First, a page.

8News Investigates: The Blight of Blackwell - 8NEWS - WRIC | News Where You Live

8News Investigates: The Blight of Blackwell

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Drug needles were found behind an abandoned boarded up home on Albany Avenue. Drug needles were found behind an abandoned boarded up home on Albany Avenue.
RICHMOND, Va. (WRIC) - Drug needles, tires sitting in the street, boarded up and abandoned trash bags hanging all over a convenience store fence along Albany Avenue prompted city residents to call 8News. They are sick of the blight in Blackwell.

Richmond City Councilwoman Reva Trammell believes when business owners don't maintain their property, it invites criminals.

"These business owners need to be accountable especially these convenience stores," she says. "It's the broken window theory. When you see trash and filth what does it say. It says 'come on over we don't care.'"

With the Councilwoman, 8News Investigative Reporter Kerri O'Brien confronted the area businesses. First she asked the tire shop on the corner about tires in the street.

The store owner says they have been sitting there for weeks. No one from the city has picked them up and clearly the business owner has no intention of lending a hand and removing them.

"This is the limit of our property," he says. "Anything there is not our property."

Next we walk into a 301 Express convenience store demanding to know why trash bags are hanging around the place.

O'Brien: "Why do you have trash hanging on the fence?" Manager:  "Where's the trash?" O'Brien: '"There are several bags just hanging on the fence."  Manager:  "This is probably, I don't know many times we fixed the fence before but it has been so many times."

The store manager says people in the community hang around the place, dump their trash there and break the store's fence.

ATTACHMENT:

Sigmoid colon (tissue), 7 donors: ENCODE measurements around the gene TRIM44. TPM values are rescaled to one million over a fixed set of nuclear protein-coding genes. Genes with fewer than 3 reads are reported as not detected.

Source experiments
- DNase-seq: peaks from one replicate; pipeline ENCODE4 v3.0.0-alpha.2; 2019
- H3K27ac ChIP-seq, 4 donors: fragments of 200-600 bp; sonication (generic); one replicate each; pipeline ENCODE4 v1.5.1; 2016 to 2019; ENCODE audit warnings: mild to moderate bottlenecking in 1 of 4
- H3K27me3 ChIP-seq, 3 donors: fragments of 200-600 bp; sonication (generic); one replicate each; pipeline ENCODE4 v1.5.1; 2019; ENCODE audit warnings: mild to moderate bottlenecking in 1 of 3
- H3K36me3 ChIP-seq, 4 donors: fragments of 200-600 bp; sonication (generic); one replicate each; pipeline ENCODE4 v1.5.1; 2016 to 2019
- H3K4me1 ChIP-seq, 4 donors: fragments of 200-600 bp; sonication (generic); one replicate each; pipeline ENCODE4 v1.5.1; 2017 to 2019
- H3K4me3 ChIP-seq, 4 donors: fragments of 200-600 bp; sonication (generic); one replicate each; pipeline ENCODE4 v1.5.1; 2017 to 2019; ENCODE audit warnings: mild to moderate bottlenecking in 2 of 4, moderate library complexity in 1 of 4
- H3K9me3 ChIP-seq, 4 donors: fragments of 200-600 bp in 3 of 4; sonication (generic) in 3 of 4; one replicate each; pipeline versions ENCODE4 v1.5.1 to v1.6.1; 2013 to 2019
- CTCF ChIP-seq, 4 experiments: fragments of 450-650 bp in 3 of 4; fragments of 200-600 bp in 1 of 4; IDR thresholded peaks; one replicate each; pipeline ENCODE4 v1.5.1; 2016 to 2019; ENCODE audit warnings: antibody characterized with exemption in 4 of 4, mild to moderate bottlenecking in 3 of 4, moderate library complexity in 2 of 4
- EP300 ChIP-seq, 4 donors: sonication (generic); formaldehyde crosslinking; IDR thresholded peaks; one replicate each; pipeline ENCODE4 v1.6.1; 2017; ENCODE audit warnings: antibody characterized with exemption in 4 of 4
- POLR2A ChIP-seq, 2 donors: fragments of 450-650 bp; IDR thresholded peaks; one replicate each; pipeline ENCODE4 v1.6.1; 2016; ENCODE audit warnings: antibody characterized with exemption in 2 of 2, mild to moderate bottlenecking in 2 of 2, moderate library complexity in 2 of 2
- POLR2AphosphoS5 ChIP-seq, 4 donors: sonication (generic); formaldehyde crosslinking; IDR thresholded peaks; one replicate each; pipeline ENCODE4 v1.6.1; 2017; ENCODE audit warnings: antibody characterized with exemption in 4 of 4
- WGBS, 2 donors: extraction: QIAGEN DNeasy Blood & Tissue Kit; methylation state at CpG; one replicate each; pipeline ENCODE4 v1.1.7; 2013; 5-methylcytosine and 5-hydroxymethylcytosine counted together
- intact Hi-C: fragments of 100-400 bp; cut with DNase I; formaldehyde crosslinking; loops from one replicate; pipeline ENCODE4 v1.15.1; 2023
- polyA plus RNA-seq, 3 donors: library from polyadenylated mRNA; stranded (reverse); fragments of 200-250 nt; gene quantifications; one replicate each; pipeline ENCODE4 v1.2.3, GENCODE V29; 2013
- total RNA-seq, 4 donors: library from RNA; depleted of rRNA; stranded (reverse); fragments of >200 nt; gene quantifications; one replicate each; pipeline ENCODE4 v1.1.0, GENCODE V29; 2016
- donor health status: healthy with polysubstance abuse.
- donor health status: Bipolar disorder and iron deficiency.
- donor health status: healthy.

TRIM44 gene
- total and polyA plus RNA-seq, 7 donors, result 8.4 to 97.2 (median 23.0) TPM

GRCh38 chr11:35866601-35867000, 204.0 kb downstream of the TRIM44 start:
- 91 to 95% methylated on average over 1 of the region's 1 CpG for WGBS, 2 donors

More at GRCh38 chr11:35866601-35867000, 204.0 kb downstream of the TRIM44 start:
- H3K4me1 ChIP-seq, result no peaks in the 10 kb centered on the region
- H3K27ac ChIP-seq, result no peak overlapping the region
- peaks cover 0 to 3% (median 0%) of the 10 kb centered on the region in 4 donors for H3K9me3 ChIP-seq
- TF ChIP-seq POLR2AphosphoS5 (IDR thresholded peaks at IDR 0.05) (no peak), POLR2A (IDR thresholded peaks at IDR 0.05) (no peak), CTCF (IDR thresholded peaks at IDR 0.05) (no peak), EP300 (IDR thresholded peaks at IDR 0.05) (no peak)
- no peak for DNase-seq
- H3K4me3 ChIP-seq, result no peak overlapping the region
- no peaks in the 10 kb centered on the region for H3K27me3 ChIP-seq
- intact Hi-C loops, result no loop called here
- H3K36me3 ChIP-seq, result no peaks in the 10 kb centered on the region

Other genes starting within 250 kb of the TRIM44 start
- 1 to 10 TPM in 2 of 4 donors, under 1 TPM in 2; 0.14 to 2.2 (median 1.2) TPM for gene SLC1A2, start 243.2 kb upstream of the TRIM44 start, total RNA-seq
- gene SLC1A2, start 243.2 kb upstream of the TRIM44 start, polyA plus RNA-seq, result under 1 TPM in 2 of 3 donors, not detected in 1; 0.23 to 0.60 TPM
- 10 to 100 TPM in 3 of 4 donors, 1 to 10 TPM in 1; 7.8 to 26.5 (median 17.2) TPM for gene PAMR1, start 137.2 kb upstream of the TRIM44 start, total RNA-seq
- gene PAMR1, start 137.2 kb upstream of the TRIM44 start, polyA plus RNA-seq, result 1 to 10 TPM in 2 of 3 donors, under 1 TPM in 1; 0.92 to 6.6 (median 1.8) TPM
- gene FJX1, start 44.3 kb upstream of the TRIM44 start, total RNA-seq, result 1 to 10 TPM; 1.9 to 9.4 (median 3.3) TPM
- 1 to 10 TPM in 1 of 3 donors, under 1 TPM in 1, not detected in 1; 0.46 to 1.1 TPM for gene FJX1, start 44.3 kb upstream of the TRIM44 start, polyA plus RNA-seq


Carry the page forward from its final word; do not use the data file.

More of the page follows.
Manager: "Whoever is bringing the fence down, leaves the trash." O'Brien: "So it's not you?" Manager: "No, we clean our parking lot every single day."

Customers aren't buying that. One argues that it's the store's responsibility to maintain their property.

"Your first impression is always your last," he says.

When 8News returned to the store a few days after our first visit, we notice a man picking up to bags of trash.  But it wasn't a convenience store worker cleaning up as we were told they do daily. Instead, concerned neighbors took it upon themselves to hire this man to pick up the mess.

Sector Lt. Tim Wyatt says Richmond Police are very well aware of the problems around this store.

"We have had a total of 53 calls for service to that one business," he says. "Of those 53, 22 were initiated by officers who work at first precinct."

We even spotted an officer parked in front of it Tuesday.

But the police can't force the business to clean up or tell people hanging around to move along.

"There is no crime in the city of Richmond against loitering."

But we also hear from neighbors. They say some of these boarded up homes near the store are drug houses and police are doing nothing about it.

We find drug needles behind one vacant home in the 2000 block of Albany Avenue. We press police for answers and they say no one in the community called them.

"I pulled calls for service about the 2000 block for the entire year and we have not one call for service in the 2000 block for drugs narcotics vice offense."

But Wyatt says officers did recently push out some drug dealers in the 1800 block of Albany Avenue.

He takes the issue seriously, but he stresses he can't help if no one speaks up.

"You can't expect me to address a problem if I don't know it exists."

The City of Richmond says that the 301 Express Store has been cited in the past for trash and that city inspectors continue to monitor the store.

Meanwhile residents can report problems to the city though the see click fix website at seeclickfix.com/richmond.

Copyright 2014 by Young Broadcasting of Richmond

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